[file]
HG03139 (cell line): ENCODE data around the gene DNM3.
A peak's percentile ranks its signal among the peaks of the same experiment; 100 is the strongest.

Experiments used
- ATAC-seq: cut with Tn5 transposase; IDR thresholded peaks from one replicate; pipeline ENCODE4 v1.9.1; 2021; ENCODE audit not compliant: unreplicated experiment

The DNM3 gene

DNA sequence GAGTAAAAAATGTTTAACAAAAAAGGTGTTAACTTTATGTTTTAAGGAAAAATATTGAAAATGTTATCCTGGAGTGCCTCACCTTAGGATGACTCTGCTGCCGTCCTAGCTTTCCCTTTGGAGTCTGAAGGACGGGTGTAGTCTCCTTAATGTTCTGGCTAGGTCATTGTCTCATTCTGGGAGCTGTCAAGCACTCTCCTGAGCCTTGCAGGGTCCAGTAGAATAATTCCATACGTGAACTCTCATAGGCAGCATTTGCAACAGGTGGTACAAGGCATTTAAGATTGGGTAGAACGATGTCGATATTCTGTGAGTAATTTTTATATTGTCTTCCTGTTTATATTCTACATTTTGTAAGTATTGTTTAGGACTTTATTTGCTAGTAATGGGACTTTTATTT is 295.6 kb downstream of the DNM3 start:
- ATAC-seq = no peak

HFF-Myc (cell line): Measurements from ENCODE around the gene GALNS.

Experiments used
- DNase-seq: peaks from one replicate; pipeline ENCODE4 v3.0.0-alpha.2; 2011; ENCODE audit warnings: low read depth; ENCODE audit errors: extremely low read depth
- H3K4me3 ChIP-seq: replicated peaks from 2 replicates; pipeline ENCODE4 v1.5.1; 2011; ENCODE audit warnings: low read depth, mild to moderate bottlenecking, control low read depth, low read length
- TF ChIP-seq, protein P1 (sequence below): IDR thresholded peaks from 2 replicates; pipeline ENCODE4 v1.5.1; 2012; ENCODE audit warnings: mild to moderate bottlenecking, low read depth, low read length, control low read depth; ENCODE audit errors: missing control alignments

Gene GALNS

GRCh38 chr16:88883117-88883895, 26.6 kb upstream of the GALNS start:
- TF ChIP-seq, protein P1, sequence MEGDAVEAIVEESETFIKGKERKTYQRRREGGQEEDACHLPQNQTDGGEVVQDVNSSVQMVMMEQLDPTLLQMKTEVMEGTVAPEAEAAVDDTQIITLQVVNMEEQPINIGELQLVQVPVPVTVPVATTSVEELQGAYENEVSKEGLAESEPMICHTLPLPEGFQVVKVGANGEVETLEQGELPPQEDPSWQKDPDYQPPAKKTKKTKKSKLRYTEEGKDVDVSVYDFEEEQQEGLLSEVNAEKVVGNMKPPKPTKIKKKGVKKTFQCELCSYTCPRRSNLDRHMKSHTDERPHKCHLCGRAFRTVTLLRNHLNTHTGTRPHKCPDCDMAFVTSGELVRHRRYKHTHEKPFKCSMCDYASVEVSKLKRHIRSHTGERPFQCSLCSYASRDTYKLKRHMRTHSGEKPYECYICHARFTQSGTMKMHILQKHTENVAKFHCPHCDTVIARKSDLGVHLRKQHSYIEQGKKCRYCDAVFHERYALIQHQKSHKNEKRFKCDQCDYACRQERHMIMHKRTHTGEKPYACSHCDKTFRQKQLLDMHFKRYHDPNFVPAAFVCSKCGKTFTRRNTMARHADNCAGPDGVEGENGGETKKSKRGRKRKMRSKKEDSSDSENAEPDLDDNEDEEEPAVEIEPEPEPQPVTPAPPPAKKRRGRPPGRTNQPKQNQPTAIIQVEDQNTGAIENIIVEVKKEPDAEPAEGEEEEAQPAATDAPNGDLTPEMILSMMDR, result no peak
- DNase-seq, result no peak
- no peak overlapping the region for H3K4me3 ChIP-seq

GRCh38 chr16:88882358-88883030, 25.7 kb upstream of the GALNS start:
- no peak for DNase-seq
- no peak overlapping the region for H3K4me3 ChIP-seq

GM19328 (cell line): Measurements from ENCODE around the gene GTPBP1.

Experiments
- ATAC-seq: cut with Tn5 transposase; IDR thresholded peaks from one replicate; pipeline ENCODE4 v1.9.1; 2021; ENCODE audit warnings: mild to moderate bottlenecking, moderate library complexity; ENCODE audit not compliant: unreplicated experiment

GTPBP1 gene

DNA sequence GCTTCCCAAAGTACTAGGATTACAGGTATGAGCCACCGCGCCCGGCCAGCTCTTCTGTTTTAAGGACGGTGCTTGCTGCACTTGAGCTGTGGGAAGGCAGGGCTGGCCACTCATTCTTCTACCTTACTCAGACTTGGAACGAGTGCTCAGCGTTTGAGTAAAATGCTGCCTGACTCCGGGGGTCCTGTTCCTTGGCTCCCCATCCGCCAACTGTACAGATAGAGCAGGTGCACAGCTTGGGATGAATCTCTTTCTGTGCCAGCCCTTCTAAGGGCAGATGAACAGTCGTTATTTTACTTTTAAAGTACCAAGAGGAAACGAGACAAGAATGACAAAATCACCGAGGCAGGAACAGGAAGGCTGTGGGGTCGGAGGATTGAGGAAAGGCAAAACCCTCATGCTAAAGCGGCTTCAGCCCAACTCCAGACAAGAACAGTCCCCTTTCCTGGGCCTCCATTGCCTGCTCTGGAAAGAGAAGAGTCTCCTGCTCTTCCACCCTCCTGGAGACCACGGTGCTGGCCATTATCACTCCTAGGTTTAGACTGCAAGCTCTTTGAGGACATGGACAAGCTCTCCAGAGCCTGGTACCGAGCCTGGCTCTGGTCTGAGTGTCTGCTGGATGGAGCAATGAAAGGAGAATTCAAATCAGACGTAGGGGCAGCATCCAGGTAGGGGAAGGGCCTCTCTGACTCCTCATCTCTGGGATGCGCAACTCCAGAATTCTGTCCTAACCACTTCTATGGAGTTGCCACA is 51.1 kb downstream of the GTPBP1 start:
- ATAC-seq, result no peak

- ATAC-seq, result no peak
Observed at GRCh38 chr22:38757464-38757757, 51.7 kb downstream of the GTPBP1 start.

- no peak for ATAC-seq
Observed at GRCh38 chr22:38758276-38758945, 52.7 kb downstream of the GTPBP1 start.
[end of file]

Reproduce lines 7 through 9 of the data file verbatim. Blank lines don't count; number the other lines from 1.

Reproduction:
- ATAC-seq = no peak

HFF-Myc (cell line): Measurements from ENCODE around the gene GALNS.

Experiments used